the fear of success

Welcome to the world of self sabotage.

Fear of success. It's a not-so-new phenomenon we've heard more than a few times now. Artists are more afraid of success than failure. We are afraid of being the best we can be. Afraid of the spotlight. Afraid of the one thing we work our entire careers to accomplish or attain.

For many of us, what we want the most in our lives, or career (which, let's face it, is our lives), can be precisely what we are most afraid of achieving. We work, we train, we dream big, dig deep, and use our positive energy to attract exactly what we want, and when the universe finally gives it to us, our ego freaks out and says, "You're not ready."

Self sabotage. She is one sneaky little bitch. It is absolutely incredible how good she is at creeping into our brains and affecting our every day lives. Absolutely, incredible. But to be fair, she's had years and years of practice, without getting caught.

In just a short eight months of living in London, I had managed to accomplish quite a bit. My ego would strongly disagree, but under that thick layer of bullshit, I knew I'd done pretty well. In many ways that I am very grateful for, I had been successful.

After teaching an audition for a large agency here in London, I received a lot of praise and attention. The more I got, the more uncomfortable I felt. First of all, I thought, why are asking me to teach? There are one hundred other amazing choreographers here in London that could do a better job. Then came the, "Thank you for your talent today Christie. You have truly raised the bar," from the director. Great, I thought. Now I have that to live up to. Later that week? "Oh, you're Christie Lee Manning? I've read your article/watched your video/seen you in so-and-so's class."

The more successful I seemed, the more afraid I became. The more attention I got, the worse I felt.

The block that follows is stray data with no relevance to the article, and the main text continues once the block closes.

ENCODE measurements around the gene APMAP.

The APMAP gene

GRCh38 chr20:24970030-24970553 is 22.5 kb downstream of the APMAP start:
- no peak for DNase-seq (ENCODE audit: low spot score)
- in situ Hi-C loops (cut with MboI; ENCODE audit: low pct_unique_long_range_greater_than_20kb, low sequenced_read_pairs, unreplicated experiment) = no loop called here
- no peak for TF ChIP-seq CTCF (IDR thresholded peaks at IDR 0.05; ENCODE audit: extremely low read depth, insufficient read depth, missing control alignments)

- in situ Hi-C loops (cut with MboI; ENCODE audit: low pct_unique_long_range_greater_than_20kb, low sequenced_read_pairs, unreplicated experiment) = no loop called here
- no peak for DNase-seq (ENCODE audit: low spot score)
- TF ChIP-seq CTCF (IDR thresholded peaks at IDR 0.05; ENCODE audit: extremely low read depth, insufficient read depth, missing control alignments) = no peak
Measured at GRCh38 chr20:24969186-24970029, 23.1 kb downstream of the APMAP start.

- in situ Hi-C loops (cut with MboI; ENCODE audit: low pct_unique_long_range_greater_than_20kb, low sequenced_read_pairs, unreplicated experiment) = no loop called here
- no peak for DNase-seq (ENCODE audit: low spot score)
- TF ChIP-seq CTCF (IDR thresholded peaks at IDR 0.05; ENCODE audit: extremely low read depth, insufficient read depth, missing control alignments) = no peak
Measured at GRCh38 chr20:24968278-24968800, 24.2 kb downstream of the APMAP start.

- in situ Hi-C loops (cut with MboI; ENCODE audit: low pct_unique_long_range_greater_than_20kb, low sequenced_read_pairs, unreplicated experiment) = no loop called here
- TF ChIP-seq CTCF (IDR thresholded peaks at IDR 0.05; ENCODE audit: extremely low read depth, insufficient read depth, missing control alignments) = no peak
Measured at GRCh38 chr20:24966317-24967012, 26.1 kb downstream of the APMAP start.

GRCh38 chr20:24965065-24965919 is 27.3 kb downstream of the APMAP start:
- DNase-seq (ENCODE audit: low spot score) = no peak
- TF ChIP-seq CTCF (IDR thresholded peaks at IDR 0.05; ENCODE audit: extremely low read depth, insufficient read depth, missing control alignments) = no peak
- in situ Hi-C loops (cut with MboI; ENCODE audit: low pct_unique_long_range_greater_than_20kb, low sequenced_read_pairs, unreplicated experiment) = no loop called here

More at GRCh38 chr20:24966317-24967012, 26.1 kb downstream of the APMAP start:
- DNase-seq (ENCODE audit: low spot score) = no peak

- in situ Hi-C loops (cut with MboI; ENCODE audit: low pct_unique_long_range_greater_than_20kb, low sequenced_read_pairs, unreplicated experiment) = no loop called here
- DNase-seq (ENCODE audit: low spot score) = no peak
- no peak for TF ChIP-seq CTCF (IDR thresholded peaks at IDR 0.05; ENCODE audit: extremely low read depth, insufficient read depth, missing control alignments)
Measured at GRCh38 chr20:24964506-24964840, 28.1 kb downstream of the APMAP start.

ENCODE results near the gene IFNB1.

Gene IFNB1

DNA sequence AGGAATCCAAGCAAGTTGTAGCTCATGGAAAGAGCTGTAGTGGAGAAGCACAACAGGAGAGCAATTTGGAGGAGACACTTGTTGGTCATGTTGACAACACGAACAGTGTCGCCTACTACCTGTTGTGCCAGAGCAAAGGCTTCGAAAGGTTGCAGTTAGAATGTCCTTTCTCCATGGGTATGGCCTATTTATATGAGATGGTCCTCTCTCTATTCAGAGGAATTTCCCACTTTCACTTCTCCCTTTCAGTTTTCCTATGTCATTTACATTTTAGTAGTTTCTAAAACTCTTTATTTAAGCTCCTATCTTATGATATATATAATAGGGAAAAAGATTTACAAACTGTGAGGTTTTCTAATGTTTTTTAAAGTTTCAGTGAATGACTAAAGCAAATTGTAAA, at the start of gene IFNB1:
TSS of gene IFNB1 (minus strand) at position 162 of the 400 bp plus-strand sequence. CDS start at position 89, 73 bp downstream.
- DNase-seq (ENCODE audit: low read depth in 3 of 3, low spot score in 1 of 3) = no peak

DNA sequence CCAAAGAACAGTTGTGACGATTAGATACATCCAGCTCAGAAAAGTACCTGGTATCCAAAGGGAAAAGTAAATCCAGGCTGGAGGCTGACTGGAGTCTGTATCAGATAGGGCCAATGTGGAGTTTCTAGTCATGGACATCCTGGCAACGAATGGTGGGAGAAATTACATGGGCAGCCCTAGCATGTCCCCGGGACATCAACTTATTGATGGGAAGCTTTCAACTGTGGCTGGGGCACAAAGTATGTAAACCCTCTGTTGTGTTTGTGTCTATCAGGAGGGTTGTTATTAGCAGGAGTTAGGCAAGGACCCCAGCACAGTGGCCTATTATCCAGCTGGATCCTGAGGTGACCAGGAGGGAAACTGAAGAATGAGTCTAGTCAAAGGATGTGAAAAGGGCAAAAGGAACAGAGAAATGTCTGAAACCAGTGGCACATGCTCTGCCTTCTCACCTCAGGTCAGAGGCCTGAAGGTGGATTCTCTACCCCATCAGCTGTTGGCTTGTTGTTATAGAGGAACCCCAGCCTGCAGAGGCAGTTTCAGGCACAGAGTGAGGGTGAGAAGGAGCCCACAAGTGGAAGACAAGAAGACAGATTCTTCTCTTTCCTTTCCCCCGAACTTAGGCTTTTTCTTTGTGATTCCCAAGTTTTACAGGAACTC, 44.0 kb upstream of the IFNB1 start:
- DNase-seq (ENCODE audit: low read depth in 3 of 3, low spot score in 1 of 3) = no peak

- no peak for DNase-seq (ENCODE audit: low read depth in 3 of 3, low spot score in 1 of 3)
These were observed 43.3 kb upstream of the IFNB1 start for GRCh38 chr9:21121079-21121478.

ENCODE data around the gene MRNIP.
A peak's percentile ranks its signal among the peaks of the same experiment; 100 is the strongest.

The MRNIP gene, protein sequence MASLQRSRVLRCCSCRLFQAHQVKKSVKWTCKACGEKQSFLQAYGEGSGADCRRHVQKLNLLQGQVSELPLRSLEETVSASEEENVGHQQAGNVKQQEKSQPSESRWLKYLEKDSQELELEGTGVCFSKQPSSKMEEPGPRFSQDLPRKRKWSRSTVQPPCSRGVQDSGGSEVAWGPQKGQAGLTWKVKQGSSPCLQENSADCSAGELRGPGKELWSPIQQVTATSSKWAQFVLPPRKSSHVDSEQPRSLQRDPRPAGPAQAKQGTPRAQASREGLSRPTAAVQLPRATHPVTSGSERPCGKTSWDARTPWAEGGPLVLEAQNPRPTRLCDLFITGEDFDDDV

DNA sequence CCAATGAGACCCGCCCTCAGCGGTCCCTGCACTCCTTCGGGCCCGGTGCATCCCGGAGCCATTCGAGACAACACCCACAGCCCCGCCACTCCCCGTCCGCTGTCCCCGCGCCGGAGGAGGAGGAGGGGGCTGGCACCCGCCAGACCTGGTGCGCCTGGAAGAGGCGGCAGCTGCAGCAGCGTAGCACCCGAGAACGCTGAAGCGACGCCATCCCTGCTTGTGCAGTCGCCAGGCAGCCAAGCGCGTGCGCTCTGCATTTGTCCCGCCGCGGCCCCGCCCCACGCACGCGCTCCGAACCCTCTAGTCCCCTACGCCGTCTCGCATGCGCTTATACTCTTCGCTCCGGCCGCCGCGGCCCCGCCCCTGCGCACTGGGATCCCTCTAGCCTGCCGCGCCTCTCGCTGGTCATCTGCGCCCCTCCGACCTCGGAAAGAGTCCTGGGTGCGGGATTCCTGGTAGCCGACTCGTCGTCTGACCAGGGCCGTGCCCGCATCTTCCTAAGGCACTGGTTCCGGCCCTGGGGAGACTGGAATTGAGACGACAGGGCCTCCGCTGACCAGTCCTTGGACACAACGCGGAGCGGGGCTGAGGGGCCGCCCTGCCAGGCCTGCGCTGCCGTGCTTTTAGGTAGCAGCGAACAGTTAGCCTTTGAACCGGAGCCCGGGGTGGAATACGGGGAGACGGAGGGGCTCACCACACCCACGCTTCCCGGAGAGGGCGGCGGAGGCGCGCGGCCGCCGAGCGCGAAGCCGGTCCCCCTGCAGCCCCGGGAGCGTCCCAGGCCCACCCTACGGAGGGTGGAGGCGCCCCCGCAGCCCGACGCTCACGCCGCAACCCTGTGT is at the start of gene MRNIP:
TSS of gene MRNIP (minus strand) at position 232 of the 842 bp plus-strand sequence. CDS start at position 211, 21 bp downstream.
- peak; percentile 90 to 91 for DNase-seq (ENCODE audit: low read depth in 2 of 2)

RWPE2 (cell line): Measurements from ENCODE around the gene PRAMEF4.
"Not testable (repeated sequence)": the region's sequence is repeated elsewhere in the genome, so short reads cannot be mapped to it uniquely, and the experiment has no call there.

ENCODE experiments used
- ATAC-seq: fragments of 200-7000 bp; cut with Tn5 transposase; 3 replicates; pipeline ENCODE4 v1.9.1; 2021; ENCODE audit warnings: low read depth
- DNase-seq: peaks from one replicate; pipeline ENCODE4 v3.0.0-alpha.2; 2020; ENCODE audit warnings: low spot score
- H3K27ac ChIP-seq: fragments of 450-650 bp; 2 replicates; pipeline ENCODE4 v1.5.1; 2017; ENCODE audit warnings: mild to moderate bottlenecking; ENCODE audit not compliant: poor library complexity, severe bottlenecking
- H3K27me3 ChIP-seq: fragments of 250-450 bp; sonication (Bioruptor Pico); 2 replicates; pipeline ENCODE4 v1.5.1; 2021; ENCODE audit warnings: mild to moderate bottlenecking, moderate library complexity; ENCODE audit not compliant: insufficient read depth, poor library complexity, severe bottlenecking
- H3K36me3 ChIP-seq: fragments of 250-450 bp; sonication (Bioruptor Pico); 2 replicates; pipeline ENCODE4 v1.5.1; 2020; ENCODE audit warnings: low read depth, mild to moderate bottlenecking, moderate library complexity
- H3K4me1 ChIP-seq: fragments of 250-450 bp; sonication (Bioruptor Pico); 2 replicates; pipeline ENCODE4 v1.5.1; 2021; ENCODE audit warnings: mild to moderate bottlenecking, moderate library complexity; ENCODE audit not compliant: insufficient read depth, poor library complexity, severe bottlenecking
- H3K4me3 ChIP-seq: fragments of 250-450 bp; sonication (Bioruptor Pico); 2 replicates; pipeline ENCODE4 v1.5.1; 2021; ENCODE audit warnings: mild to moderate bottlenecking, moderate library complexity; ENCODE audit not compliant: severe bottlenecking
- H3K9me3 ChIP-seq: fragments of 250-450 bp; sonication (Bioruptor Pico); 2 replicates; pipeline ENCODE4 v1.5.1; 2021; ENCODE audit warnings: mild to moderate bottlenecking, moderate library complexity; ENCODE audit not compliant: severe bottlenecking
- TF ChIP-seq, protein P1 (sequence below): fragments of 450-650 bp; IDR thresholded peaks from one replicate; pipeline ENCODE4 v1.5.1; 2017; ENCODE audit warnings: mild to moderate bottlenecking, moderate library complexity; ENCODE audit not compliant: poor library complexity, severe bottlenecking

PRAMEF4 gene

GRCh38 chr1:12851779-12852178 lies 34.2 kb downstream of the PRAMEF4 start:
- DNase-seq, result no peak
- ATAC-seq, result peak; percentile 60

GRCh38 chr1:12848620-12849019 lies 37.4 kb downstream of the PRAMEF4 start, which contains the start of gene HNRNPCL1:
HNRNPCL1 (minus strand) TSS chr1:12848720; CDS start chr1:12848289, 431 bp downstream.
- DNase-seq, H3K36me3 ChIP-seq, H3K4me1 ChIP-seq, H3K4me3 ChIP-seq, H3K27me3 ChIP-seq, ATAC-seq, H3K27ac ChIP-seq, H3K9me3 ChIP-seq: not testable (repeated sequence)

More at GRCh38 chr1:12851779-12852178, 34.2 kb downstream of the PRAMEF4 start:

Is this hitting home for anyone else?

Every one of us, every single day, is practicing some sort of self sabotage. We all battle the same disease. This is not something we will beat, or overcome. It is a constant battle, one that we will face every day as we choose to continue to work and live the lifestyle we lead. What matters now, is how we deal with it.

What we have to remember is this. Everything we believe about ourselves, we were taught. We were all born pure, and as we grew, we were taught lessons, about the world, and about ourselves. Everything we believe, we learned from someone else, which they learned, from yet someone else. Those lessons came with their own personal story. So ask yourself, are you believing your own story, or somebody else’s?

I was deathly afraid of success. I was afraid of it because, I didn't want to ever give people a reason to not like me. I didn't want to be alone. I didn't want to intimidate others, to the point that I downplay any success that I do have, in order to save others from feeling uncomfortable. I was afraid of the, "You're not as good as you think you are," and the, "Who does she think she is?" I was afraid of power, strength, and other people's judgement. I was afraid of not being accepted, not being loved, and not being as good as I think I am.

This served absolutely no one.

Let's make a pact. Let us all commit, to standing in our own power. It's a scary thought, I know. But remember this. We cannot save people from their own insecurities. That is a story they have to figure out on their own. All we can do is work on ourselves. By learning to stand in our own power, we can inspire others to do the same. We have nothing to live up to, except our own unrealistic expectations. When people project their own fears on to us through the energy of intimidation, we cannot adopt their story as your own. Don't be afraid of the top, the dream so big, most people would say it was unattainable. Because what they say is true. The only thing getting in the way of us achieving that dream, is ourselves.

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